Recognized as one of Canada's Top Employers for Young People (2017)
By Kristina Leung and Richard Yerema, Mediacorp Canada Inc. staff editors (Jan 9, 2017)
Here are some of the reasons why Pharmascience Inc. was selected as one of Canada's Top Employers for Young People (2017):
- Pharmascience helps university students gain work experience through the Next Generation Leadership program which includes an opportunity for students to participate in a company-wide project that they research, plan and present to senior management
- Pharmascience created a Business Leadership Rotation Program to help employees develop the necessary skills for management-level positions -- the 3-year program features 3 different rotations of up to 12 months in various areas including the Chief Operating Officer's office, corporate development, sales and marketing, global operations and international business (which may include an international assignment) -- the program is open to recent grads with a background in business, sciences, engineering or a related field
Get a fast-acting dose of leadership at Pharmascience
Less than two years ago, Mylene Cousineau-Lavigne was working as an intern on the Public Affairs & Communications team of Pharmascience Inc. in Montreal. Today, she reports directly to the company's Chief Operating Officer as Project Lead of the COO Office Rotation Program.
"I'm on track for a management position, which I'll assume after only three years with the company," says Cousineau-Lavigne, who graduated with a bachelor's degree from the University of Quebec and just received her master's degree in marketing from École des Hautes Études Commerciales de Montréal (HEC).
With more than 1,500 employees, Pharmascience has grown since its founding in 1983 to be the largest pharmaceutical employer in Quebec. In addition to conducting R&D, Pharmascience Inc. is a leading manufacturer and marketer of prescription and generic products as well as FDA-approved, Canadian-made injectables. The company commercializes nearly 400 product families in 20 different dosage forms for over 2,000 products.
With its head office in Montreal, Pharmascience recruits and develops young students and employees like Cousineau-Lavigne through its unique development programs, while allowing them to gain work experience in their field.
For example, the company helps university students gain such experience through its Next Generation Leadership program, which enables students to participate in company-wide projects that they research, plan and present to senior management. For promising talent like Cousineau-Lavigne, the company also administers a Business Leadership Rotation Program so they can develop the necessary skills for management-level positions.
The three-year program features three different rotations of up to 12 months each in the COO's office, corporate development, sales and marketing, global operations and international business, which may include an international assignment.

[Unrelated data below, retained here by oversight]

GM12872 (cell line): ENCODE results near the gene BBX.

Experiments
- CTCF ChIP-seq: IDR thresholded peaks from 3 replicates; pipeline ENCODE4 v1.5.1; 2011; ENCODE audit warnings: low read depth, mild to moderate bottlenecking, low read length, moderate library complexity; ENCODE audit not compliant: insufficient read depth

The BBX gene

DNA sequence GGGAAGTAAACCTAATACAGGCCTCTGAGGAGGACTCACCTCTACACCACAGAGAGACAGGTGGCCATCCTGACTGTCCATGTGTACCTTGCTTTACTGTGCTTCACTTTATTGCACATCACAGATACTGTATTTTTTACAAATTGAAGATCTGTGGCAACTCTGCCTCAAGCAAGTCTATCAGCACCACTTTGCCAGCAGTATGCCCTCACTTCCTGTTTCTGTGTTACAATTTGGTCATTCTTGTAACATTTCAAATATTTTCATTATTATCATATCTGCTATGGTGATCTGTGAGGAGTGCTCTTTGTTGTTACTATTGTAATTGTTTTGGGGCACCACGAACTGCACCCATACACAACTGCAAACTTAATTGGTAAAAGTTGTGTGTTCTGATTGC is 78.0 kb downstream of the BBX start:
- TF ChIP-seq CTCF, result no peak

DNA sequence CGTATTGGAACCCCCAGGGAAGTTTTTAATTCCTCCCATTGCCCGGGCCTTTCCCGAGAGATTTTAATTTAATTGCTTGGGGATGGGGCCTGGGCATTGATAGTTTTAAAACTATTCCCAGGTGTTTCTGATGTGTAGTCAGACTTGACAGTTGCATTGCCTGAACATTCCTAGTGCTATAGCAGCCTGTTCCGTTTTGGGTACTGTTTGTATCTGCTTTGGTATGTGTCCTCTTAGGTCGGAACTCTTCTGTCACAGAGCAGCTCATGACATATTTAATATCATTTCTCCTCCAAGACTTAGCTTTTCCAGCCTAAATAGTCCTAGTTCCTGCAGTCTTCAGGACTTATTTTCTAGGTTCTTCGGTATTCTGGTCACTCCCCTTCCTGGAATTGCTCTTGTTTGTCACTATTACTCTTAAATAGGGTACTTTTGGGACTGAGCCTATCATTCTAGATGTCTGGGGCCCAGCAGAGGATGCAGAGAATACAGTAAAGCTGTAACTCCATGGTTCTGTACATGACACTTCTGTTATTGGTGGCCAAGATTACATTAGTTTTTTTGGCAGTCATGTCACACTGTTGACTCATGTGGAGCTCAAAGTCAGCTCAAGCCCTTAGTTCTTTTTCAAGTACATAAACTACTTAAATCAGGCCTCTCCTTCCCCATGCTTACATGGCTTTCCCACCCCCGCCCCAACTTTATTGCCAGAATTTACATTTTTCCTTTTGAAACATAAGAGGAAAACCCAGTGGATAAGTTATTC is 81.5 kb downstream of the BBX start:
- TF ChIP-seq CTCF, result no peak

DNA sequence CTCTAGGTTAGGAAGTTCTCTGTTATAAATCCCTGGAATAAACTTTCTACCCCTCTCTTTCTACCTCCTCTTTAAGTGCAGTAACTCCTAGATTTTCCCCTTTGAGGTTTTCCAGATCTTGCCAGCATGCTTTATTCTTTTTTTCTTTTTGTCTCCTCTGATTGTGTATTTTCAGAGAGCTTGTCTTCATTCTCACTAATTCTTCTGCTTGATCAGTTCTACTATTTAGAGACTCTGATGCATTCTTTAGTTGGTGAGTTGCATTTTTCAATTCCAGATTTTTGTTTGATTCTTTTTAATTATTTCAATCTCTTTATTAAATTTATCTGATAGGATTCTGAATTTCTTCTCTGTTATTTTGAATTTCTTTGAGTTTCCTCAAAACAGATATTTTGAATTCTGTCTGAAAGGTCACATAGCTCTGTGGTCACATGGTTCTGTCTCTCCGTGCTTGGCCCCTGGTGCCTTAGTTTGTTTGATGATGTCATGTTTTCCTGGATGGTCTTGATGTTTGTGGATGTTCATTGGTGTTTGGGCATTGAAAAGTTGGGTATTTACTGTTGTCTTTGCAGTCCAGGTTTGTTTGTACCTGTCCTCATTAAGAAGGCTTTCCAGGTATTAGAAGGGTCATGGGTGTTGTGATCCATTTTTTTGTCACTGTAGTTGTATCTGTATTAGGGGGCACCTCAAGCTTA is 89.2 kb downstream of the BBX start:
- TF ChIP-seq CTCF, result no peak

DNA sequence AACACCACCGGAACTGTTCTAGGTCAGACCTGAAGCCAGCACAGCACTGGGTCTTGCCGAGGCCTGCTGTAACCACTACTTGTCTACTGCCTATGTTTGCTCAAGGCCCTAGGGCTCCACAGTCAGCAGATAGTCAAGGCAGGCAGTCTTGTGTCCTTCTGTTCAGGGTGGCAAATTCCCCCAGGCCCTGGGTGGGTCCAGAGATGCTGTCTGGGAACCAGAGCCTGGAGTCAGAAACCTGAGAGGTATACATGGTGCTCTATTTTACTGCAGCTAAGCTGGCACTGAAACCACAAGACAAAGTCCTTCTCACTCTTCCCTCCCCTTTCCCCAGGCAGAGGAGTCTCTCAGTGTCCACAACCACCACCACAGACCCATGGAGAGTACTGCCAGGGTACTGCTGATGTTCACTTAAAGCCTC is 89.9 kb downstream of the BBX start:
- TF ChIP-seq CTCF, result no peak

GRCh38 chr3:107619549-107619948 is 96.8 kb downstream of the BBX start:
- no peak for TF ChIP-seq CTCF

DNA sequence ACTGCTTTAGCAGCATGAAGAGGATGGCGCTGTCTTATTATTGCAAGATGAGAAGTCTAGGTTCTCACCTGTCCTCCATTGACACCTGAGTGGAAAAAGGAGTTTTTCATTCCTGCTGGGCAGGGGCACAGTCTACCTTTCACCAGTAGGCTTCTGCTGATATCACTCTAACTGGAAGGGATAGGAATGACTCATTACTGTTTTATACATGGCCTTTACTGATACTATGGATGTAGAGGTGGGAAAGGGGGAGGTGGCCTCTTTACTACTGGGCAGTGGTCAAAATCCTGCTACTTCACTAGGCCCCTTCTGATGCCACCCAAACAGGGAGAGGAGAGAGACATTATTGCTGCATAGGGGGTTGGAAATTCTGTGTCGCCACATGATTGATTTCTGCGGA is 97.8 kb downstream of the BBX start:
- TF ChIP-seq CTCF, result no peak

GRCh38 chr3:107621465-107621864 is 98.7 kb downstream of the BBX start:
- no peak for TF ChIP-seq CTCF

Like Cousineau-Lavigne, Ben Lemelin began almost immediately after he joined the company seven years ago to make a significant contribution to its success. At the time, the federal government was taking steps to regulate prices in the generic drug industry, and Lemelin added his voice to the warnings that the company needed to make adjustments.
To weather the disruption to its business, Pharmascience placed greater emphasis on its branded and international activities. It now operates in more than 60 countries, and has focused in particular on emerging markets.
"International operations used to be a small part of the company," says Lemelin, Vice President of Human Resources and Public Affairs & Communications. Now global markets account for a much larger share of the company's $700 million in revenue.
As a private company, Pharmascience can support its young employees with an eye on their long-term contribution to its growth. Since 2010, multinational companies in the industry have closed offices and consolidated operations within their home countries as the industry adapts to regulatory pressures, maturing markets and a series of global mergers. But with its head office in Quebec and a strong presence as an employer in the province, Pharmascience continues to create good-quality jobs for qualified young people.
"Because we're private, we don't have a quarterly focus," Lemelin says, "so we can focus on the long term."
That long-term focus also enables the company to administer programs over periods of several years that prepare young employees for leadership positions.
"Young people now want to have an immediate impact," says Lemelin. "They say, I want to do this. We say, go ahead and try it. You don't have to be 30, 40 or 50 to make your mark here."
Thanks to the company's emphasis on cultivating leadership skills through its youth development programs, Cousineau-Lavigne works on strategic business issues that directly affect the company's future.
"I'm an integral part of the project teams working on these files," she says. "I feel valued because Pharmascience has invested in me."